9. Marc Andreessen – Andreessen Horowitz
During 2014’s Dreamforce conference from Salesforce, Bloomberg TV’s Emily Chang interviewed Marc Andreessen, revealing to the audience some lessons he tries to instill in startups that are seeking funding and investment.
From the nearly hour-long interview, this piece of advice stands out to me:
"If you're a new startup and spending $50 million a quarter, maybe switch to regular water instead of coconut water," he said. "We call it the 'edifice complex.' As soon as a company builds their fancy new headquarters they immediately fall off a cliff and collapse. It's peak ego building, something that doesn't work."
10. Paul Jones – Michael Best & Friedrich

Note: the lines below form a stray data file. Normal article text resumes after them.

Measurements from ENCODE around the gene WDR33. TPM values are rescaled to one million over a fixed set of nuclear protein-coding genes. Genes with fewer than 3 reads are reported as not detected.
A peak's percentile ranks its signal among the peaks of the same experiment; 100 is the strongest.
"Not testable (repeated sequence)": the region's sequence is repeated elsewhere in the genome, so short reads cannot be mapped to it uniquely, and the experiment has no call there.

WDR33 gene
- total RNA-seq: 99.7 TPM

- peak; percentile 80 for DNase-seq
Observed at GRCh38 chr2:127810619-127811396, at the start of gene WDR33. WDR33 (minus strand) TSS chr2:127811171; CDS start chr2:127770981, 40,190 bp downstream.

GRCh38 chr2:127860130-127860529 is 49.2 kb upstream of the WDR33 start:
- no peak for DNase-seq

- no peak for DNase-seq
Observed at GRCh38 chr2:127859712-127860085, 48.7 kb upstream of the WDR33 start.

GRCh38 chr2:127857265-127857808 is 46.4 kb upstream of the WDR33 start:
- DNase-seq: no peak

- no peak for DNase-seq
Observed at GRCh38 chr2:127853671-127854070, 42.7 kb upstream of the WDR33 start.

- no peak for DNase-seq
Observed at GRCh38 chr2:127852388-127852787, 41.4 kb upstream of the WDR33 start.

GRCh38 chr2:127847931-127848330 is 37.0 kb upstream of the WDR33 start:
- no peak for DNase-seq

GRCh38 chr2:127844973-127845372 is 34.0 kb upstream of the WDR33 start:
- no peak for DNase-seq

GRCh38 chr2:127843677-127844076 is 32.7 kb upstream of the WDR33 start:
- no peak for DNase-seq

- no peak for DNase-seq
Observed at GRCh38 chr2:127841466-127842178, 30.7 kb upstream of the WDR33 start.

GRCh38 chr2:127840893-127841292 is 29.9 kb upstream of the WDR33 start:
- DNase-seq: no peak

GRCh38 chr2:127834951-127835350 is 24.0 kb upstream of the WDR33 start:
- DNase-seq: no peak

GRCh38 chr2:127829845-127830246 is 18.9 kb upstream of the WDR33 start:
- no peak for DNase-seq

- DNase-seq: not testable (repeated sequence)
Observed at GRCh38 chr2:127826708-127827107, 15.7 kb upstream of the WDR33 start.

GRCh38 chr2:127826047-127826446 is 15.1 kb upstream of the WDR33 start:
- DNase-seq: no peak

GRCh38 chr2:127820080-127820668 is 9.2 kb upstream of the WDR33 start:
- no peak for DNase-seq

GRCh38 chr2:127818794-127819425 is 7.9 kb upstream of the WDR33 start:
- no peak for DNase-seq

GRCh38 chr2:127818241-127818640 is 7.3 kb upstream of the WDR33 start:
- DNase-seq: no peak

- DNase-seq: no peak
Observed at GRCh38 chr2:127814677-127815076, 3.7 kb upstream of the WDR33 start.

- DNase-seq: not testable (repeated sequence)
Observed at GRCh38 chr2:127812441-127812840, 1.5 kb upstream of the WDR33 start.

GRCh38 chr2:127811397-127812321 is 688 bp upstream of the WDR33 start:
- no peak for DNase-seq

In an interview shared with Forbes, Paul Jones talked about how one of the smartest players you can find to enhance your startup and chances of gaining funding is a mentor or counselor.
“Get counsel and be very careful about who it is. Not to confuse the fact that someone who can run a billion dollar corporation does not necessarily mean they’re a good adviser for your startup. So really find people who have experience and wisdom in the trenches of the kind of thing you’re trying to do. The CEO of some Fortune 500 company is not a great person to be an adviser. They might be a great person to leverage for money — but they’re probably not going to have a lot to tell you about the realities of building your high-tech business on a shoestring.”
Which advice from the VCs above resonated with you the most? Share your thoughts in the comments below!